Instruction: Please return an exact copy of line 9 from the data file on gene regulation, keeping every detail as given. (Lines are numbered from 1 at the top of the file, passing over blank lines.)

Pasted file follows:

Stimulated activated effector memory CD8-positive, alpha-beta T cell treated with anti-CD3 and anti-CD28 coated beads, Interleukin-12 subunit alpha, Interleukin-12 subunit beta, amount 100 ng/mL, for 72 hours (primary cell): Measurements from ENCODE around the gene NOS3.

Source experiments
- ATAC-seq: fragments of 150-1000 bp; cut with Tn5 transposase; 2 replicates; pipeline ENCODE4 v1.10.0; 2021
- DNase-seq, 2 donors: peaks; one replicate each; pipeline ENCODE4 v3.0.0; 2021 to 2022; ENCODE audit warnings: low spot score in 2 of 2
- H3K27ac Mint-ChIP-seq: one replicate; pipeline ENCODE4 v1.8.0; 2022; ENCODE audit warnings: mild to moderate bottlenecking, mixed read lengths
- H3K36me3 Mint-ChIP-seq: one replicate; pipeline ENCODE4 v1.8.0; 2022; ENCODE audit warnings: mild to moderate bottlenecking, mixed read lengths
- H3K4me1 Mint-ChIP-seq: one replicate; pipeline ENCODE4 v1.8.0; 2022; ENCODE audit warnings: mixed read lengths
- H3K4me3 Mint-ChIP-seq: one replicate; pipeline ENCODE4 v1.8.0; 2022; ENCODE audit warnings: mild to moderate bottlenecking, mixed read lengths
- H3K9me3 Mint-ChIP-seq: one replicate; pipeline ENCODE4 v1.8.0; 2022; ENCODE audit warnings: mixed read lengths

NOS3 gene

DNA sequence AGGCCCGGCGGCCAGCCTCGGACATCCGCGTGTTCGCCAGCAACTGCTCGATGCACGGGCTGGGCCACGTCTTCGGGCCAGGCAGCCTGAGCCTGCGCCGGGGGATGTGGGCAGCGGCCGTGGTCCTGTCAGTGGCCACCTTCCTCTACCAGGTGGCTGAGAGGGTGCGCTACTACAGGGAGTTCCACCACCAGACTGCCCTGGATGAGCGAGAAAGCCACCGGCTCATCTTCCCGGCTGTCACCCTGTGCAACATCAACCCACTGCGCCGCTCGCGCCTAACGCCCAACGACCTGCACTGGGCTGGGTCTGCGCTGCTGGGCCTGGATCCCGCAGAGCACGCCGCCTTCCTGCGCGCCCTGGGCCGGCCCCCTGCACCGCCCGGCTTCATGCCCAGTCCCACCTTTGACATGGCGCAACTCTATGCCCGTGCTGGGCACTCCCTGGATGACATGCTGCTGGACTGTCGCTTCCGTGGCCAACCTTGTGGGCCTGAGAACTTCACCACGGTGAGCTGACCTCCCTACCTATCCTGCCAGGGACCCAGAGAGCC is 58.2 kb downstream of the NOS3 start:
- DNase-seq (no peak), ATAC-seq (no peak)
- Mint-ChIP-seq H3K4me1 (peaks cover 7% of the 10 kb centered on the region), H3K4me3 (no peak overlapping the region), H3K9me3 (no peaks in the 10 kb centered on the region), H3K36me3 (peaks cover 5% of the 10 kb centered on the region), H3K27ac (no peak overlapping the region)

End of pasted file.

- H3K9me3 Mint-ChIP-seq: one replicate; pipeline ENCODE4 v1.8.0; 2022; ENCODE audit warnings: mixed read lengths